5- 6
Regional Survey. For this project we are primarily concerned with the production and attraction
models used in Steps 4 and 5.
Production Models
The Triangle Regional Model uses two types of trip production models: ( 1) a one- dimensional
classification model based on a housing condition rating, which is a surrogate measure of income
and associated travel; and ( 2) a cross- classification model based on household size and income.
The trip attraction model used by the TRM is a regression model based on number of employees
by five aggregate business types and the number of commercial vehicles in a zone.
Trip generation is produced for five trip purposes by the TRM: Home- Based Work ( HBW),
Home- Based Shopping ( HBSH), Home- Based School ( HBS), Home- Based Other ( HBO), and
Non- Home- Based ( NHB). To begin the process, zonal socioeconomic data are entered into the
model for each zone. Zonal data include area type ( urban or rural), number of households, zone
population, average household income ( in 1995 dollars), average persons per household
( population divided by number of households), the ratio of the average household income to the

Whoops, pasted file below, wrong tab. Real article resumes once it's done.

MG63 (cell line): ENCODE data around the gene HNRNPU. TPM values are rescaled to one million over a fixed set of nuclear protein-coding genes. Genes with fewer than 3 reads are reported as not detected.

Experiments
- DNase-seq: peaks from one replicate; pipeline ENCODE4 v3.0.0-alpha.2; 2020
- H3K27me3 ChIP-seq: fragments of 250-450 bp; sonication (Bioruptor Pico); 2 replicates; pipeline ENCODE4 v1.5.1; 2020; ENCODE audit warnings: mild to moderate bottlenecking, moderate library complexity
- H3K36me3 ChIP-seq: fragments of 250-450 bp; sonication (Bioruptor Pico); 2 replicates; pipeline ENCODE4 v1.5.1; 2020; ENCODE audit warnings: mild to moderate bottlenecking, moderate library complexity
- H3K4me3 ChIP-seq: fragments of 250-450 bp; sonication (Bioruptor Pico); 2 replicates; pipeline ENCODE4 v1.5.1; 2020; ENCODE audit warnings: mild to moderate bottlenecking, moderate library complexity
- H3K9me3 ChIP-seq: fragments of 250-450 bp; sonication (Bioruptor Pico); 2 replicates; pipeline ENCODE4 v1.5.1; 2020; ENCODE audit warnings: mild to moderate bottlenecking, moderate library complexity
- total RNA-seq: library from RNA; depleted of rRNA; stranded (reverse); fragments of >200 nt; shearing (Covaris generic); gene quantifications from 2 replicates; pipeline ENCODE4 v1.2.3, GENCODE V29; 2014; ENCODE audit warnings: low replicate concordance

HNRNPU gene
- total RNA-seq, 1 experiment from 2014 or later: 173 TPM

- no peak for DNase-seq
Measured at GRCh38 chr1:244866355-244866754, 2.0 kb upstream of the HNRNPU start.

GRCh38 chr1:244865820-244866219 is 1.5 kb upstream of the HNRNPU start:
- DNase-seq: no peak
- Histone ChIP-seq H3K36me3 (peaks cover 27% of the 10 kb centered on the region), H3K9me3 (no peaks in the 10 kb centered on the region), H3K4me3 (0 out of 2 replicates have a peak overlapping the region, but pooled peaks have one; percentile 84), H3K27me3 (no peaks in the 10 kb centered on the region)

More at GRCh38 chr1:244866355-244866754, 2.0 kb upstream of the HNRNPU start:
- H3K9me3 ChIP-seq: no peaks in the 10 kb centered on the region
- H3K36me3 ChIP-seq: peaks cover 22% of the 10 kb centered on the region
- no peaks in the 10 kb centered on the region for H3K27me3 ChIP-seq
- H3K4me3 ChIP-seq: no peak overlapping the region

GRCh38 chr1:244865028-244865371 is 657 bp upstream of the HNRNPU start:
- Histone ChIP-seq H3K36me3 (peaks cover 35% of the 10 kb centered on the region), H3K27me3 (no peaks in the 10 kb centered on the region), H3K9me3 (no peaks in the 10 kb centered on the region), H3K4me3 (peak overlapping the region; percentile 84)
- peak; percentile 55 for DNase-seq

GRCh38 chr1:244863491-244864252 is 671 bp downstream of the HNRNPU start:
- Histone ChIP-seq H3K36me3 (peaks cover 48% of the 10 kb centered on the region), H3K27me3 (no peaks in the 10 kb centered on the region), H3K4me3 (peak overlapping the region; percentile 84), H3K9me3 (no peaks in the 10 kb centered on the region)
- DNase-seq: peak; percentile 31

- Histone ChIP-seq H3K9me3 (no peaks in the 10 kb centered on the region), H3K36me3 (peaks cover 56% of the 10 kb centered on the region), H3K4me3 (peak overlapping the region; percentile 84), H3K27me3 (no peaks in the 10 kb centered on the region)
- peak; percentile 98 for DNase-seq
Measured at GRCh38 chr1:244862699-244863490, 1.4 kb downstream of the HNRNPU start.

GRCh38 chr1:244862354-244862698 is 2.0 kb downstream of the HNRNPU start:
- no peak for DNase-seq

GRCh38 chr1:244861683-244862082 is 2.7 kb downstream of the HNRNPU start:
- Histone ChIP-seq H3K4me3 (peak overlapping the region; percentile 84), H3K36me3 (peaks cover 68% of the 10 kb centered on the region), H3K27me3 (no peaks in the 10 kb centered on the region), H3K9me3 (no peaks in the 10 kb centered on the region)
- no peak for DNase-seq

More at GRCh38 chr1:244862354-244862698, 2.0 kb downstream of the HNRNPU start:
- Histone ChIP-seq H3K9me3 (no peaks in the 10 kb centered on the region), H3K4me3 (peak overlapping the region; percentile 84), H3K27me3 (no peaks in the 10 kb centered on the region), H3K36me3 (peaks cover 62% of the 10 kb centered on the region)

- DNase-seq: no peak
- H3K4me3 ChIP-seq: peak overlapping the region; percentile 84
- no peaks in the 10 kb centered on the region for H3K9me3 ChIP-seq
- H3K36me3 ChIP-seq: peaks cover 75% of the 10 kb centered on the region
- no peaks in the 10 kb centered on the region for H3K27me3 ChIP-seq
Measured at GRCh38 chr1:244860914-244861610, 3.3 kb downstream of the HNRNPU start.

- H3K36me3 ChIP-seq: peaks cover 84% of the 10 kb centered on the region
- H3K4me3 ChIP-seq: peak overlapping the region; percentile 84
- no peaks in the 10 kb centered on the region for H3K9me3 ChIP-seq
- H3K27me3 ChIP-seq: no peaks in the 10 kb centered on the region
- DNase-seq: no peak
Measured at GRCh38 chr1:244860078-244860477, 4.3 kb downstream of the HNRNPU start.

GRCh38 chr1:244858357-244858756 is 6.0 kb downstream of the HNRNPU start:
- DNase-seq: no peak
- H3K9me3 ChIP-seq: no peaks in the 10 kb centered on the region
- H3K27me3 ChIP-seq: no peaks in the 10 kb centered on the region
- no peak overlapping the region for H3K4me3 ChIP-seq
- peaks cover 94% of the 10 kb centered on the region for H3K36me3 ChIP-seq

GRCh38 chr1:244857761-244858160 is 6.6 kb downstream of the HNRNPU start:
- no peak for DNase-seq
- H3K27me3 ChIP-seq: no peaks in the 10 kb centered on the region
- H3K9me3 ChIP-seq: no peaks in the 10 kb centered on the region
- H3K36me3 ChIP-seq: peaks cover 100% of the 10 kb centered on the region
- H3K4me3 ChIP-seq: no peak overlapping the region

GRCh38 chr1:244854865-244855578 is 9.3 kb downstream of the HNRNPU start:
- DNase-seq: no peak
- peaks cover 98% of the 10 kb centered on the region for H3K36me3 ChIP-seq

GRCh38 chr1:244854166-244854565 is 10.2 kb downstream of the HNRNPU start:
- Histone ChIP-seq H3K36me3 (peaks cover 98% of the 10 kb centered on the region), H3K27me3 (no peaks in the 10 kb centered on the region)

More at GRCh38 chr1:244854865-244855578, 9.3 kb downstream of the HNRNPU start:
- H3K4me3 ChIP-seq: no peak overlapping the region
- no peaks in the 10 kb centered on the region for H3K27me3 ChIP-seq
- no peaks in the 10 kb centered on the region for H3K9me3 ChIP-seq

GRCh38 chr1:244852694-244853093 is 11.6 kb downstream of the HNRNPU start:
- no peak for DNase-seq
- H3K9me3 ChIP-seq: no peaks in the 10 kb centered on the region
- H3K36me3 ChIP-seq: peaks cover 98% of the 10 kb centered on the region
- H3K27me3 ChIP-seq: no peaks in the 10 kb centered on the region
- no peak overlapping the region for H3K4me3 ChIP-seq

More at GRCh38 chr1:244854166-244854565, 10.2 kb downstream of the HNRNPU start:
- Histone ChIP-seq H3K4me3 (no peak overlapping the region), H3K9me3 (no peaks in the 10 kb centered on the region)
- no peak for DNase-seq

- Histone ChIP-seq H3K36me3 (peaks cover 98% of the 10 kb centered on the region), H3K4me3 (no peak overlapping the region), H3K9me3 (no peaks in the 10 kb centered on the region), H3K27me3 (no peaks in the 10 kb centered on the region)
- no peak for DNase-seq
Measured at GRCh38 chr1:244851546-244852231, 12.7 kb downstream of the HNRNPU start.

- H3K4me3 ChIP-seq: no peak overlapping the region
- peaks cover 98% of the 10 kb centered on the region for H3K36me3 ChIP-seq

mean income for the area, number of industrial, retail, highway retail, office, and service
employees, number of dwelling units, and number of university beds. Appendix N provides full
table of the socioeconomic data categories, a description of each, and the data for Southern
Village and Lake Hogan Farms.
The cross- classification models for estimating trip productions for each trip type in the TRM are
based on the number of households stratified by household size and income group. Therefore, a
disaggregation model was needed to translate the socioeconomic inputs of number of
households, persons per household, and income ratio, into the number of households stratified by
household size and income group. The theory underlying this model is that for any given zonal
average household size, there is a specific “ mix” of households for each household size.
Likewise, for any given zonal average income range per household, there is a specific “ mix” of
households within each range. This method for determining the number of households by
household size was developed by NCDOT using 1990 census data. The average household size
was broken into ranges of 0.1 persons per household from 1- person households to households
with 4 persons or greater. The development of the income disaggregation model followed the
same approach, but used data from the 1995 Travel Behavior Survey and aggregated into five
groups instead of four. Table 3- 1 displays the urban trip generation rates for the Triangle
Regional Model.